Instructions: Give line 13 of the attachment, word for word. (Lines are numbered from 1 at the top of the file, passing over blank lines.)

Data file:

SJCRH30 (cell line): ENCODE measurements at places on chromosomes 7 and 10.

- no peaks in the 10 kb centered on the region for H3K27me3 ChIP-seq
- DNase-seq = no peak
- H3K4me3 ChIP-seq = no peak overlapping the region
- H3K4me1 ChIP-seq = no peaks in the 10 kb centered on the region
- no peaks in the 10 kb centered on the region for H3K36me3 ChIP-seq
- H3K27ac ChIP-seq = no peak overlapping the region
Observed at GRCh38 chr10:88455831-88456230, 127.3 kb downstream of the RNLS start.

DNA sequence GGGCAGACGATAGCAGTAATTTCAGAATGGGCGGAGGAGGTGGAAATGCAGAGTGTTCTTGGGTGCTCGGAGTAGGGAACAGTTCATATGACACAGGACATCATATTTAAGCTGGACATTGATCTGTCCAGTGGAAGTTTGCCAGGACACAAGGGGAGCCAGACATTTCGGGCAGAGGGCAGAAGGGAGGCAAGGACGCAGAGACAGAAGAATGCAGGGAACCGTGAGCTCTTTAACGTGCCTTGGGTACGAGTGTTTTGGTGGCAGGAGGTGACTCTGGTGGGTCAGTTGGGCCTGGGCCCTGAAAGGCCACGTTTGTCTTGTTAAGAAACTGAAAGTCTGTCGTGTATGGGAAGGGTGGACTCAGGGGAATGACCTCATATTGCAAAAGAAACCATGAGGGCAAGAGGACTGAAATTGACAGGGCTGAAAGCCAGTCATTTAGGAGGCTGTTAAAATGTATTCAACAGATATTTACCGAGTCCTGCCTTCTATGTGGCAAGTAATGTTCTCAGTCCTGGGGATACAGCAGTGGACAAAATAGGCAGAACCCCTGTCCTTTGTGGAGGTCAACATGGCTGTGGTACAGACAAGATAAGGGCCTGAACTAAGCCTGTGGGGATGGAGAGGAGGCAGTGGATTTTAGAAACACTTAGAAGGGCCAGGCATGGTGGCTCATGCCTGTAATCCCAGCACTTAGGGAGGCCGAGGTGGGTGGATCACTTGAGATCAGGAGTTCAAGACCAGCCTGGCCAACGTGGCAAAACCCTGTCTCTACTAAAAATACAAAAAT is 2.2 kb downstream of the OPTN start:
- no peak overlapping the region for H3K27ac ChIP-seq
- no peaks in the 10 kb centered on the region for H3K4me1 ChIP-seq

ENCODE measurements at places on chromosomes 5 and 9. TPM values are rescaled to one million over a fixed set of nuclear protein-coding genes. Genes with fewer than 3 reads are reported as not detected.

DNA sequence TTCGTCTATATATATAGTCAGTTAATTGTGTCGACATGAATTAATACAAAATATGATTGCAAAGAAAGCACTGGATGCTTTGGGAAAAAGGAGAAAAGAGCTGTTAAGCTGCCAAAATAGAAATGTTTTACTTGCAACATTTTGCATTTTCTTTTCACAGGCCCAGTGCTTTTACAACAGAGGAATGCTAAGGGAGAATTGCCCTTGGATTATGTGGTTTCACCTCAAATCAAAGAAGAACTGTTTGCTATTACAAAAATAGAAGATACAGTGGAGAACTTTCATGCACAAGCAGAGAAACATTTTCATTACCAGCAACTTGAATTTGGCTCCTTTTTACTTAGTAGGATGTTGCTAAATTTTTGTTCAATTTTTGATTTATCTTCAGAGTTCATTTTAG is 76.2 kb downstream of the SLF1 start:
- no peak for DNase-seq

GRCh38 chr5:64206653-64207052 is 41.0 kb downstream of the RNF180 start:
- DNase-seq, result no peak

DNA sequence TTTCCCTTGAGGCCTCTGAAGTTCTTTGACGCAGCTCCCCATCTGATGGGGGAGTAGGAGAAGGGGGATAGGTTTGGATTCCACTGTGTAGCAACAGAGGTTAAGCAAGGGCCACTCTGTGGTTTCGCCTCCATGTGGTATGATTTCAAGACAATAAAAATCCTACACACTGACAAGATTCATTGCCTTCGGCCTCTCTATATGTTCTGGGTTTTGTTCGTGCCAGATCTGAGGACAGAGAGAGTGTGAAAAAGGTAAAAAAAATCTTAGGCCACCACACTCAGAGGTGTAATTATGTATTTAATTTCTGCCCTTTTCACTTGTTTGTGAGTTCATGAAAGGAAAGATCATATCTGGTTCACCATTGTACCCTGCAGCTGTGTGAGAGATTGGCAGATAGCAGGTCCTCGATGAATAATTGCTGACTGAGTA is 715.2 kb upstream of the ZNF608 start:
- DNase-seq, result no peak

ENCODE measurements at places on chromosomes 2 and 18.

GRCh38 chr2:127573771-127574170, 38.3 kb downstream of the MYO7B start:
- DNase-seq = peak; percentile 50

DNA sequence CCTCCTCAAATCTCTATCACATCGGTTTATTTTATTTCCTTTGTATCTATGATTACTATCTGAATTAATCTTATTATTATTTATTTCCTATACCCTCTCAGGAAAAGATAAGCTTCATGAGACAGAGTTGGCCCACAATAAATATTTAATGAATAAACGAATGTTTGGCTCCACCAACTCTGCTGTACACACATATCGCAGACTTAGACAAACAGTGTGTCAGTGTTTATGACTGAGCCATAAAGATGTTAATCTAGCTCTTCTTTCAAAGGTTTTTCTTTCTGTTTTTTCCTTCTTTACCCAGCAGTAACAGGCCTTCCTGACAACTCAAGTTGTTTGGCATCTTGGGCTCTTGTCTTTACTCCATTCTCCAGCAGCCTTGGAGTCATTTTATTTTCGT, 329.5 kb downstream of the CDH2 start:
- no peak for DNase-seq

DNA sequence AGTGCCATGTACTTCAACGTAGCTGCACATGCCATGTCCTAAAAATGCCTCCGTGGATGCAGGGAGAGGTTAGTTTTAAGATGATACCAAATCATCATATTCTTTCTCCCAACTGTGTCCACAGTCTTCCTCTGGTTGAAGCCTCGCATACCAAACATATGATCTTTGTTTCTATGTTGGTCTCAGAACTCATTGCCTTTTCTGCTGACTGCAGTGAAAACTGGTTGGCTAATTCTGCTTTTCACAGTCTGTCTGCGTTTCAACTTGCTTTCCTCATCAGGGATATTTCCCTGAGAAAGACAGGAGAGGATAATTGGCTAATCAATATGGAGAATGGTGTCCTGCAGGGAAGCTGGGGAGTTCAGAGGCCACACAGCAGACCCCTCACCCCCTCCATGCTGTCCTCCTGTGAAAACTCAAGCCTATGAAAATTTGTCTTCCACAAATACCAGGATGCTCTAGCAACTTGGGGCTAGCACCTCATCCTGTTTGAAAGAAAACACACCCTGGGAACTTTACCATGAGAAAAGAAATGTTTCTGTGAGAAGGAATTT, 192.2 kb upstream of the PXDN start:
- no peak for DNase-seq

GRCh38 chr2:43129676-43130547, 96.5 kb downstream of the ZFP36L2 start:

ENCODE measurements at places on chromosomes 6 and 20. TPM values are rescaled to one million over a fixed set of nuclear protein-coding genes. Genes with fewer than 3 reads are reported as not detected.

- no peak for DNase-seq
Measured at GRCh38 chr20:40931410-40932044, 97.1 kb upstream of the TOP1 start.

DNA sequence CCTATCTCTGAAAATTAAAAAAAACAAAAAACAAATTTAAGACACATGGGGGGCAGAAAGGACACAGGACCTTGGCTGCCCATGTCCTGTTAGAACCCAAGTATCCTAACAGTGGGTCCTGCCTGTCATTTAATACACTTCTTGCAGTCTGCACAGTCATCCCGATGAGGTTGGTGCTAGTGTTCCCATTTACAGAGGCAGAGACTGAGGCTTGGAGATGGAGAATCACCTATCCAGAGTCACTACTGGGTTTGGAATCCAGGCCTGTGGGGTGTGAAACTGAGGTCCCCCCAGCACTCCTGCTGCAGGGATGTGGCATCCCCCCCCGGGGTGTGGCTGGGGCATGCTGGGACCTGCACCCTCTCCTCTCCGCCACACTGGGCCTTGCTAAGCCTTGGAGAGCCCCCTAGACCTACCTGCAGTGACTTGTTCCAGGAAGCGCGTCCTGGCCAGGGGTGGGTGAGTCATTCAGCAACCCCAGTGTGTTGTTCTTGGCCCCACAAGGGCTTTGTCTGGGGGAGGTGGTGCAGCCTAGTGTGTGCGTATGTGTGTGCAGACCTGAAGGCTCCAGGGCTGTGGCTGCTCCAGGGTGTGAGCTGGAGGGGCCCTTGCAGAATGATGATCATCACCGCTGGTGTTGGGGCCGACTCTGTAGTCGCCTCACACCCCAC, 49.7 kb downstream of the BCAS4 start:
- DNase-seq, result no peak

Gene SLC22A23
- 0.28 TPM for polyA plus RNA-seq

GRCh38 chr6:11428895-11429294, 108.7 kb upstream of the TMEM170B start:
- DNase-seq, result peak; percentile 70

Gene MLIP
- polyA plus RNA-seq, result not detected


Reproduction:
DNA sequence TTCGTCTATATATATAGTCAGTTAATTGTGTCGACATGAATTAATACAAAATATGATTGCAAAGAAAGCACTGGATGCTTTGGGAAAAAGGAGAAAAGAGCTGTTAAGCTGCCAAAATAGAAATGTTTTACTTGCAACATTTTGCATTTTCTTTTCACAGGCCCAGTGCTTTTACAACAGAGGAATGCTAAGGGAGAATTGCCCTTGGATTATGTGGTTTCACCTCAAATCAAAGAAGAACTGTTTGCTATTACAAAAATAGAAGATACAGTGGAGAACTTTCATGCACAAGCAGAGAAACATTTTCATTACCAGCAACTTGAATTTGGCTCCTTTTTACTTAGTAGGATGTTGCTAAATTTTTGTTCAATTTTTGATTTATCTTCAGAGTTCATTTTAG is 76.2 kb downstream of the SLF1 start: